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£155,000 paid to environmental charities after sewage pollutes watercourses

A photo showing the July 2016 pollution incident in Whaley Bridge.
A photo showing the July 2016 pollution incident in Whaley Bridge.

United Utilities has paid out £155,000 to environmental charities after admitting causing sewage to pollute two watercourses.

The donations to the Wild Trout Trust, the Ramblers Association and the Healthy Rivers Trust were made following separate pollution incidents in the summer of 2016 which impacted the River Goyt between Whaley Bridge and New Mills, and a stretch of Swineshaw Brook in Tameside.

The pollution affected a stretch of the River Goyt between Whaley Bridge and New Mills.

The pollution affected a stretch of the River Goyt between Whaley Bridge and New Mills.

Under a new kind of restorative enforcement sanction known as Enforcement Undertakings (EUs), polluters can make an offer to the Environment Agency to pay for or carry out environmental improvements as an alternative to any other enforcement action.

Mike Higgins, an Environment Officer with the Environment Agency, said: “Enforcement Undertakings allow polluters to positively address and restore the harm caused to the environment and prevent repeat incidents.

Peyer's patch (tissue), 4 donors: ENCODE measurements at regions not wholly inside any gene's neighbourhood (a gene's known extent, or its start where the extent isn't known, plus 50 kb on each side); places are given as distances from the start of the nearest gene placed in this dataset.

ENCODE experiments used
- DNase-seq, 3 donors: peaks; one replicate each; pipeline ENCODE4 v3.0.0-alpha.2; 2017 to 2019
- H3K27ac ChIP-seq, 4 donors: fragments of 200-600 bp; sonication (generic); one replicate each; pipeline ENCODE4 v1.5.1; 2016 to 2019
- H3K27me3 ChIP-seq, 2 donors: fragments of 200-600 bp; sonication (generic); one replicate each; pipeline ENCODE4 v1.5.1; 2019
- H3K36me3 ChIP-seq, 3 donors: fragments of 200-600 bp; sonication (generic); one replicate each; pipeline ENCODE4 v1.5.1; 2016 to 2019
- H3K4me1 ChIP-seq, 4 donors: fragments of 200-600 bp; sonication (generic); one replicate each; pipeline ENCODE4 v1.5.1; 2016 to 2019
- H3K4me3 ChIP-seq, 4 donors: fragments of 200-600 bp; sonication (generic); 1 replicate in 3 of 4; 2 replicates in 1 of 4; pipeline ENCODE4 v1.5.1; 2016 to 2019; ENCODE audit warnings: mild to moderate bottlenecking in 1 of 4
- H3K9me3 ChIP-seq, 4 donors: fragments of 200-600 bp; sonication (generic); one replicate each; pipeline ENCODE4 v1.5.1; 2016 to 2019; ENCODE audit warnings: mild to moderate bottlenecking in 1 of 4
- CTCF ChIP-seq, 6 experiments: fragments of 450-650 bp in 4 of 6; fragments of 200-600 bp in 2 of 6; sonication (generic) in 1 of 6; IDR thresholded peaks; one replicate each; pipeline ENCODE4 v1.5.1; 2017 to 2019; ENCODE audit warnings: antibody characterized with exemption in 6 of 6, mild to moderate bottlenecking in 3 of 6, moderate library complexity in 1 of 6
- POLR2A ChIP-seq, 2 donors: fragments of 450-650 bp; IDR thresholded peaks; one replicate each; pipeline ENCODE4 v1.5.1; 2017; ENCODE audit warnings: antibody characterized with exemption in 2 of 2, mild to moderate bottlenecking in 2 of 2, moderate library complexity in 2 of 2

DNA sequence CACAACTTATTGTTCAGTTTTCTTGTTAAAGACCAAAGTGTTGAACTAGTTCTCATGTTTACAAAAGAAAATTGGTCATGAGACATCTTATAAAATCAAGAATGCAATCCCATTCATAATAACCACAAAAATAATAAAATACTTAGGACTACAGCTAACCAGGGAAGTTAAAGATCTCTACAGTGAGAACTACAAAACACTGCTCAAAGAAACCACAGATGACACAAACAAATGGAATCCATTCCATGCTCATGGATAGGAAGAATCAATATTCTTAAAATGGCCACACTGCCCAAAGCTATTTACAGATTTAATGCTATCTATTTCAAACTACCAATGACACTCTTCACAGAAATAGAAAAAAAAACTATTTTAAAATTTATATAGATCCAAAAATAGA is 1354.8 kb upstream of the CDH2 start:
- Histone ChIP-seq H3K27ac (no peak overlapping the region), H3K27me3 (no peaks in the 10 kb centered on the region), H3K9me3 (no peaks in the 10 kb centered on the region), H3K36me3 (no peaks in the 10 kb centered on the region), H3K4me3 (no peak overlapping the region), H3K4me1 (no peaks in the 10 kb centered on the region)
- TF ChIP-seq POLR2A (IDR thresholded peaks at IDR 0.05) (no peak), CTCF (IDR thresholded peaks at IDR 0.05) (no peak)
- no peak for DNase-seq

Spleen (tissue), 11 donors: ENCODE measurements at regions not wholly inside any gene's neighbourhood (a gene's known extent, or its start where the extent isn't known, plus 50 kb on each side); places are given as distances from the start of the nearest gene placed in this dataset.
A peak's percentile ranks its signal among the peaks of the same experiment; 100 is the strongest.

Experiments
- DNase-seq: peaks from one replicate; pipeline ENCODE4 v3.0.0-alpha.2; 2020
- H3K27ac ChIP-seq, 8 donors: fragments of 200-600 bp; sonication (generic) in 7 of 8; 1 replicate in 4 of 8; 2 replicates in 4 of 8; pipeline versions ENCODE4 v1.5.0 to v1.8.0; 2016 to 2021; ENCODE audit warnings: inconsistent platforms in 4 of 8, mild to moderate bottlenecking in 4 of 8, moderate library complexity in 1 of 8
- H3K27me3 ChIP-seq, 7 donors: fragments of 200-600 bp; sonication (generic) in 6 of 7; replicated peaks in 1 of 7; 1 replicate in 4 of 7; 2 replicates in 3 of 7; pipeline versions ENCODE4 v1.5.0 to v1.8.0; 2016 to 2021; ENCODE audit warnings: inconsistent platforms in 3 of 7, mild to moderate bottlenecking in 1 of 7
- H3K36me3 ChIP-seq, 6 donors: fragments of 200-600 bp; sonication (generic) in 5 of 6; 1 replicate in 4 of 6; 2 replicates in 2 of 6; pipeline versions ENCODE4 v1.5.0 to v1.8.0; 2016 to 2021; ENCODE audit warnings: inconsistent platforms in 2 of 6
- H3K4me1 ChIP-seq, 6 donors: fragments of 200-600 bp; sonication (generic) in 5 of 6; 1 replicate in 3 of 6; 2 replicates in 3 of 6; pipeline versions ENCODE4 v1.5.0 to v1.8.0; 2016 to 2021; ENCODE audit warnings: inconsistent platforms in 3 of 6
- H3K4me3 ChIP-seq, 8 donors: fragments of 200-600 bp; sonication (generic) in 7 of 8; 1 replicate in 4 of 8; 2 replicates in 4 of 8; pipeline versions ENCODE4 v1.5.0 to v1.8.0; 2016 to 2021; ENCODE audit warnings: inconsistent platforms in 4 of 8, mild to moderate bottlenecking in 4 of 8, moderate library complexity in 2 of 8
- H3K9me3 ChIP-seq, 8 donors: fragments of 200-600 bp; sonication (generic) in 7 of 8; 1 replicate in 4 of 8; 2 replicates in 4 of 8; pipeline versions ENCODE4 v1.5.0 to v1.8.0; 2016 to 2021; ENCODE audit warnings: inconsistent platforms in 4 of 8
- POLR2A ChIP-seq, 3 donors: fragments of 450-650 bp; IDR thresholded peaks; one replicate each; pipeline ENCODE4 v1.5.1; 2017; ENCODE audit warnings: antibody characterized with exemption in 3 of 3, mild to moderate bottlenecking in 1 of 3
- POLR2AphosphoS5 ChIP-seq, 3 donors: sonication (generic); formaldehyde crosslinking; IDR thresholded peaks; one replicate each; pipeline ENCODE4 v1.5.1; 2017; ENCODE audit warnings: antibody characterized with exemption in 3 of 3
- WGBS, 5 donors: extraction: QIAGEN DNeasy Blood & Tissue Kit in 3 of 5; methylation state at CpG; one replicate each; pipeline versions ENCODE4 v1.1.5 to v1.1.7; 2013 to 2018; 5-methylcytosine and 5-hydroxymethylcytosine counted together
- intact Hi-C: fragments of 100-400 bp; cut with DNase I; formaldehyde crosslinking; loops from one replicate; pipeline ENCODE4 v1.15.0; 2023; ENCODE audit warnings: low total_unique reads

"They offer quicker and more directly beneficial resolution than a court prosecution and help offenders who are prepared to take responsibility for their actions to voluntarily make things right. We will continue to seek prosecutions against those who cause severe pollution or who act deliberately or recklessly.”

A blockage in a sewage detention tank in Whaley Bridge in July 2016 caused sewage to overflow to the River Goyt, resulting in discoloration to the river downstream to New Mills, and sewage fungus being deposited on the river bed for a distance of at least one kilometre.

Although no fish were found to have been killed, the Environment Agency said there was a short-term but significant impact on invertebrate life and the river habitat, in which fish such as trout and bullhead normally thrive.

Another blockage in a sewer in Millbrook, Tameside, in August 2016 caused an overflow through a dislodged hatch cover, resulting in a similar impact on a shorter stretch of Swineshaw Brook, which runs to the River Tame.

The EU offers by United Utilities were accepted by the Environment Agency in October 2017 and completed last month.

The company made a total of £155,000 in donations to the three charities, which will be used to fund environmental improvements and research in the affected catchments and to restore endangered footpaths.

It also spent a further £10,000 removing rubbish from Swineshaw Brook and paid the Environment Agency’s incident response and investigation costs in full.

In response to both incidents, United Utilities was said to have acted quickly to stop the pollution and resolve the cause.

As part of the EUs, the company also committed to improving its infrastructure and asset maintenance schedules in order to reduce the likelihood of similar incidents.